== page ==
Telementoring: How Technology is Helping to Lower the Impact of ROP in Armenia
High-bandwidth, high-resolution platforms allow experts to observe the surgical field remotely, as though they were there.
In some developing countries, there is a shortage of experienced doctors who can diagnose and treat retinopathy of prematurity (ROP). This is partially because, in earlier times, premature infants rarely survived long enough to develop the disease, and hence there was no opportunity to learn how to care for them.
Over the past 10 to 15 years, one particular developing nation, Armenia, has begun to build a sophisticated health care infrastructure, including the establishment of neonatal intensive care units (NICUs). NICUs allow health care providers to rescue and save many premature infants; however, without the full complement of experience, providers at these facilities were not prepared to treat the complications and diseases, such as ROP, for which these infants are at risk.
AN EPIDEMIC IN ARMENIA
In Armenia, almost 60% of infants in NICUs will develop some form of ROP, and it is estimated that one in 10 children will develop significant ROP requiring treatment. In the absence of treatment, these infants will eventually go blind. Until recently, almost 100 babies born each year in Armenia were never diagnosed in the NICUs, only to later present to pediatricians’ offices completely blind. This epidemic was so profound that ophthalmologists in Armenia reached out to the Armenian Eye Care Project and notified them of the epidemic of blind infants. These Armenian ophthalmologists suspected the infants were blinded by ROP, but they had never seen the condition before, and, with no training, were not able to diagnose or manage it.
THE ARMENIAN EYE CARE PROJECT
I became involved in this situation after being contacted by Roger Ohanesian, MD, president of the Armenian Eye Care Project. In an effort to address this need, I and a team of fellow ophthalmologists including R. V. Paul Chan, MD, MSc, and Michael Chiang, MD, established a training program that allowed us to train and mentor doctors remotely using a wide-angle pediatric imaging system (RetCam, Clarity Medical Systems).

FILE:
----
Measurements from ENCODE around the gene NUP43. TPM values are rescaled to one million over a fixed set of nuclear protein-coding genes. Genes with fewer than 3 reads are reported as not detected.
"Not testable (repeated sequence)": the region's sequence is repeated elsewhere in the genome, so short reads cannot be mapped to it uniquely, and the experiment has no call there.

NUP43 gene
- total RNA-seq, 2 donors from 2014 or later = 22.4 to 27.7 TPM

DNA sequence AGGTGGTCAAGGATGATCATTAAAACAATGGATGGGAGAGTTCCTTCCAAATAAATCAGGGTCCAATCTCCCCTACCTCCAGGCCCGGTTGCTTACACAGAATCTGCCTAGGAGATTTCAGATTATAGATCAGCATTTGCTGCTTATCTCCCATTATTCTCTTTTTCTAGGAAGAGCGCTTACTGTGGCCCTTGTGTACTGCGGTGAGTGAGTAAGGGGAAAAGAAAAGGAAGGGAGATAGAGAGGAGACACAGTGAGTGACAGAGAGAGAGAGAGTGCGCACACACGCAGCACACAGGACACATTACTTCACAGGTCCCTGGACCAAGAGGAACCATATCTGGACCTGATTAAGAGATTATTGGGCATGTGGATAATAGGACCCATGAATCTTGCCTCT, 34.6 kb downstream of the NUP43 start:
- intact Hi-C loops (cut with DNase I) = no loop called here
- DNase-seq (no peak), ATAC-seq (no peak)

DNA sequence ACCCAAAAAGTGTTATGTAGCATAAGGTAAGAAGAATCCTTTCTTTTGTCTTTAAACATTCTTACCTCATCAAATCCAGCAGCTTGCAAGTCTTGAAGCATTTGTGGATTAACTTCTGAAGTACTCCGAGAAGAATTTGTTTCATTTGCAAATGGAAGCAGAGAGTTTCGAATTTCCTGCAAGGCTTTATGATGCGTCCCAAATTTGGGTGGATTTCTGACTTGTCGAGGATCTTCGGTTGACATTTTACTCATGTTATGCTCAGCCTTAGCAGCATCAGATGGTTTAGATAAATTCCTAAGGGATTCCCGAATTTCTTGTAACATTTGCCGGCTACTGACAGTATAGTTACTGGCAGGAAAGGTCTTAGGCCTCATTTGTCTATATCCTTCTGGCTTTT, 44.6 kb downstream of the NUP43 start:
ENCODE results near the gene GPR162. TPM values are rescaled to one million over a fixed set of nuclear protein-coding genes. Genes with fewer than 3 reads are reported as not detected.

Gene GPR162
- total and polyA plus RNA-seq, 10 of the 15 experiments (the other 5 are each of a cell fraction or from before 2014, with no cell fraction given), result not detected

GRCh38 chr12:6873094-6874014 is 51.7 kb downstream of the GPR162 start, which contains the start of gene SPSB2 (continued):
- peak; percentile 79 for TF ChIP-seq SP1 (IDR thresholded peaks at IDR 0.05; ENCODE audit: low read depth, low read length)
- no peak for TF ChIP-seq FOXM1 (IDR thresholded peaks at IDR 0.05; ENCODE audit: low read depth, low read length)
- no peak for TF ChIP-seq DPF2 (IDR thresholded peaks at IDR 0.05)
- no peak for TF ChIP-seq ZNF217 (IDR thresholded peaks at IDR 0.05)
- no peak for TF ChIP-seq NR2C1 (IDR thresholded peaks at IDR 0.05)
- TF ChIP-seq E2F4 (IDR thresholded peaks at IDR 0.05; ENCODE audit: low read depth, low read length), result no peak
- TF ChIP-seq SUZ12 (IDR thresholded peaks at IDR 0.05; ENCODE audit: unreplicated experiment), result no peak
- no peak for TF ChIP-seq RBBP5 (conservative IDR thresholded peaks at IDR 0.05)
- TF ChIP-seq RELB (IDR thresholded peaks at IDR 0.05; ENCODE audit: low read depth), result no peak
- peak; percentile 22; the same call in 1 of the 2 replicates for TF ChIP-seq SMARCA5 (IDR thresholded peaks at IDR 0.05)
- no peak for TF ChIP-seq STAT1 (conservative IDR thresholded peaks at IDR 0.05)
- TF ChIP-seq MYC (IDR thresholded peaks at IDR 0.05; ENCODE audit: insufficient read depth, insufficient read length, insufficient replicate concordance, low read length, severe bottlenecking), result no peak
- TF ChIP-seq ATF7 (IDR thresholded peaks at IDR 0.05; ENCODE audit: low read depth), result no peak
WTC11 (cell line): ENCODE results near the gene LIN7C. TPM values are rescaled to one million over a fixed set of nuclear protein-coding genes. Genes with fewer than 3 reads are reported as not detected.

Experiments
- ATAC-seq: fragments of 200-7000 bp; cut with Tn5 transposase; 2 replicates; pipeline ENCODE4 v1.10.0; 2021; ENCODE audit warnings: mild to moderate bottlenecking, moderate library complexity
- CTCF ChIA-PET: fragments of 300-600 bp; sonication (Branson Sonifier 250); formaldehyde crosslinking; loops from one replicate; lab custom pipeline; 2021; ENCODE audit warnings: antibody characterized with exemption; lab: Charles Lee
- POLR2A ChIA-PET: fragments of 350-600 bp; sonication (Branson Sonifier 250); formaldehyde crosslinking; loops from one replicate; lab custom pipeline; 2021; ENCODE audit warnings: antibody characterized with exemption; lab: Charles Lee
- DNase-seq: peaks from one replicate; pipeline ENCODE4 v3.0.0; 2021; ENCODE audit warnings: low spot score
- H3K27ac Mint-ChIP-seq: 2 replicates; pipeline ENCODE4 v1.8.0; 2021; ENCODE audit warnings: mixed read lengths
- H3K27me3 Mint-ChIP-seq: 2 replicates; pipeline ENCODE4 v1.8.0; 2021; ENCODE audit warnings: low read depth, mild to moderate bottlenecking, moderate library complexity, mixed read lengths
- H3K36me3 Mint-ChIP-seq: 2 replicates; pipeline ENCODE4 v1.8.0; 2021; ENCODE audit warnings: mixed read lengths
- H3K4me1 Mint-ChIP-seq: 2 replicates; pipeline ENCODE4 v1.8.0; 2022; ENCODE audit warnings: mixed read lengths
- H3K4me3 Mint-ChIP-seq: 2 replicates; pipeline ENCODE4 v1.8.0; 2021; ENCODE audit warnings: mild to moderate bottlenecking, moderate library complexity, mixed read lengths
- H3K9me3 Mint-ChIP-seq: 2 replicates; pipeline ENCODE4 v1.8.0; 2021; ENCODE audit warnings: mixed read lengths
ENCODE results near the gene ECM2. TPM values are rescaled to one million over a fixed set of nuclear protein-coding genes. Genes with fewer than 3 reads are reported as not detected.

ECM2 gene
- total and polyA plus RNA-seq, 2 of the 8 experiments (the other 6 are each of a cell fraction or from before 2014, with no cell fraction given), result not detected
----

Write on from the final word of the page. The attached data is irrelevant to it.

As part of this program, Armenian pediatric ophthalmologists performed examinations with a standard indirect ophthalmoscope and then photographed the fundus using the RetCam. They would enter their diagnosis into an online database and upload the corresponding images. We would then review the images, make a diagnosis, and reconcile the diagnosis they made using indirect ophthalmoscopy with what we were observing on the RetCam images. By doing this over the course of a year, we were able to train Armenian ophthalmologists to a level of accuracy that was equal to that of an experienced ROP screener in the United States.
There were some children who still eventually went blind, even with proper diagnosis and treatment; these children were being transferred to St. Petersburg, Russia, but we quickly realized that flying a profoundly premature infant on ventilation to a remote city was not ideal. To address this situation, Armenia’s minister of health requested that we train local ophthalmologists to perform surgery over the Internet in much the same way we had trained them to diagnose and treat these infants with laser.
ENDOSCOPIC SURGERY FOR ROP